​From Algeria to Fargo: Ibtissem Belmihoub

by Brittney Goodman | September 21st, 2017 | .(JavaScript must be enabled to view this email address)

photo by Meg Luther Lindholm.

Ibtissem (pronounced Ib-tiss-em) Belmihoub is both enjoying her time in Fargo as a doctoral student in Rhetoric, Writing and Culture at NDSU and a community volunteer. She is currently the Project Coordinator for The World in Fargo Moorhead social media project. Ibtissem is an Algerian citizen and is in the Berber ethnic group in the Kabyle area of Algeria.

First coming to the United States four years ago on an undergraduate exchange program, Ibtissem studied at Iowa Western Community College. She finished her bachelor’s degree in English and Foreign Languages in Algeria and then received a Fulbright Scholarship.

She selected NDSU, where she has already received a Master’s degree and is going straight through for her Ph.D. She is expected to complete her Ph.D. in 2020 and that is also when her DS-2090, which allows her to stay and study in the United States, will expire.

Ibtissem says she may apply for a two-year “academic training” extension and stay longer before returning home to Algeria. She loves living and studying in Fargo and would like to stay but says “it is hard and becoming harder to become a permanent resident of the U.S. coming from another country.”

Ibtissem came here by herself, but her brother’s studies and travels to the U.S. at Purdue University influenced her to make the journey. Her brother is currently teaching for a year in New York. Ibtissem explained: “The fact that my brother did this, made me and my family more comfortable in pursuing this.”

She has mostly experienced positive interactions with American citizens while in our area, but has encountered questions. Ibtissem elaborates: “I have had some weird comments and odd questions. A year or two ago, I was in the African Student Association and was presenting on Algeria. And I said Algeria is a Muslim country. There were two women in the audience from Somalia who questioned why I did not wear a veil. They said that if you don’t wear the veil you aren’t Muslim.”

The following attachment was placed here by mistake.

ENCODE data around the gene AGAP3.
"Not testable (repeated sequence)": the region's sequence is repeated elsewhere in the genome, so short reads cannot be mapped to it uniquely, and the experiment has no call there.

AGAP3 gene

Ibtissem continues, “Once on the city bus there was this guy – I was talking to my friend and I had an accent. He noticed so he asked me about where I was from. When I told him, he reacted with ‘Oh, that’s a Muslim country, but you don’t wear the veil.’” Ibtissem explains that in Algeria, North African indigenous people don’t necessarily cover themselves in the same way: “People don’t understand that there are different interpretations in Islam. In the area where I live people do identify as Muslim and don’t wear the veil, while there are others who wear the full thing. Usually people here don’t know that.”

Ibtissem explains that the Islamization and extremism in Algeria was when she was a baby in the late 1980s and early 1990s and that is when “a lot of girls decided to wear the veil because if you did not you were looked down upon and in danger.”

When asked about her experience first coming to the United States, Ibtissem…

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